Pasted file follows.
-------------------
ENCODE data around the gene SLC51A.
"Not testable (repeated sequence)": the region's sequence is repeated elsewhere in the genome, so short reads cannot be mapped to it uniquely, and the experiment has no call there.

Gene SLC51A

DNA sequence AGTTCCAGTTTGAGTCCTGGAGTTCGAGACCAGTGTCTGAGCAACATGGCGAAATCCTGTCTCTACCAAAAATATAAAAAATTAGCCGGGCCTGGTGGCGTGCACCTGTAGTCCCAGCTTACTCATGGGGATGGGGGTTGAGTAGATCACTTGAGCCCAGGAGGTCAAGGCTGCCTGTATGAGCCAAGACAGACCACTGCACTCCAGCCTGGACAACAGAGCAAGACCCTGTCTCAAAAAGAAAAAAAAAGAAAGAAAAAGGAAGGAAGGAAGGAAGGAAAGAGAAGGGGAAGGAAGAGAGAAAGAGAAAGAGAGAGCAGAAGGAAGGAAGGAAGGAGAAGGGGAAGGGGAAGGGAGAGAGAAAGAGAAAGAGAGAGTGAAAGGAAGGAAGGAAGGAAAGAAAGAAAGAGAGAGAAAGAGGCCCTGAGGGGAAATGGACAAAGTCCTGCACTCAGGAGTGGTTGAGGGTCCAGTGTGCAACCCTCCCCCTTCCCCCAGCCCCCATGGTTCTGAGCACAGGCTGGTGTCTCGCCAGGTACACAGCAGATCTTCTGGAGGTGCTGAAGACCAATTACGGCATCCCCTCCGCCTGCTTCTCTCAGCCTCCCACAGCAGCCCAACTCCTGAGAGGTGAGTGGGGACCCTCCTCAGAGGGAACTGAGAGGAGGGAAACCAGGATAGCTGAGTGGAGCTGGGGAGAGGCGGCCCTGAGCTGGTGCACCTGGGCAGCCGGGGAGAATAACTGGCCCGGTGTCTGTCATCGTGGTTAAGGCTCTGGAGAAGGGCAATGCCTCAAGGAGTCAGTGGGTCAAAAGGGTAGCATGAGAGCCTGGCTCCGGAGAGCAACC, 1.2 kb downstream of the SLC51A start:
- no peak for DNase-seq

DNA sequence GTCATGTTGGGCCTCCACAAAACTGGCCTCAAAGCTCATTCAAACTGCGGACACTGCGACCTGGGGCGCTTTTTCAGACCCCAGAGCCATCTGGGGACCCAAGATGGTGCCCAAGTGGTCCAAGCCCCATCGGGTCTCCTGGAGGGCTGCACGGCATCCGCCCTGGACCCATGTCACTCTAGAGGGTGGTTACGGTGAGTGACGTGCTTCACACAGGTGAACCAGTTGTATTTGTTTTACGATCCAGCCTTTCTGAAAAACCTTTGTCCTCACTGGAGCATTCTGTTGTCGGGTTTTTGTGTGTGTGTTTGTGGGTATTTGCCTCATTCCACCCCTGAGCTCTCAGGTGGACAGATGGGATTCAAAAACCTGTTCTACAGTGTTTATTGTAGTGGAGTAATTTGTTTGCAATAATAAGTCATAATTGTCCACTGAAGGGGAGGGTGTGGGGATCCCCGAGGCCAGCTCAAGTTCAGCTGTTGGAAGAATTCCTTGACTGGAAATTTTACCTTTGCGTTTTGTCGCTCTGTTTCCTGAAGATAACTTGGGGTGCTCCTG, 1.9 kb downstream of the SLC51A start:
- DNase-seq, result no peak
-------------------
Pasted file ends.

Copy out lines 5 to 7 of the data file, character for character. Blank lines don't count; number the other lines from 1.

- no peak for DNase-seq

DNA sequence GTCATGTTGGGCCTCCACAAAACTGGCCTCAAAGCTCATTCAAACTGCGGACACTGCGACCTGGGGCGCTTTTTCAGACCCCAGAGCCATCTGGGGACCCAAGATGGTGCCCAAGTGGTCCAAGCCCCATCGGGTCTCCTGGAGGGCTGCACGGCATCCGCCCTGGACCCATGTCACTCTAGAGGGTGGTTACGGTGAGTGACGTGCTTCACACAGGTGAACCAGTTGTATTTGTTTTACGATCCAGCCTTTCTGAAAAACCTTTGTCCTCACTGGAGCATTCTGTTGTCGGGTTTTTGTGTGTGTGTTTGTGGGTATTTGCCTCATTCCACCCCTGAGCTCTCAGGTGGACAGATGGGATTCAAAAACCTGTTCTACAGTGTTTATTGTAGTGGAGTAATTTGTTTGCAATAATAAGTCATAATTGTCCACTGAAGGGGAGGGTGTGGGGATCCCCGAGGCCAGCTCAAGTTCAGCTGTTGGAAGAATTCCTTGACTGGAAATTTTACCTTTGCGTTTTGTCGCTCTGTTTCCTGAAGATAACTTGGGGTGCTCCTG, 1.9 kb downstream of the SLC51A start:
- DNase-seq, result no peak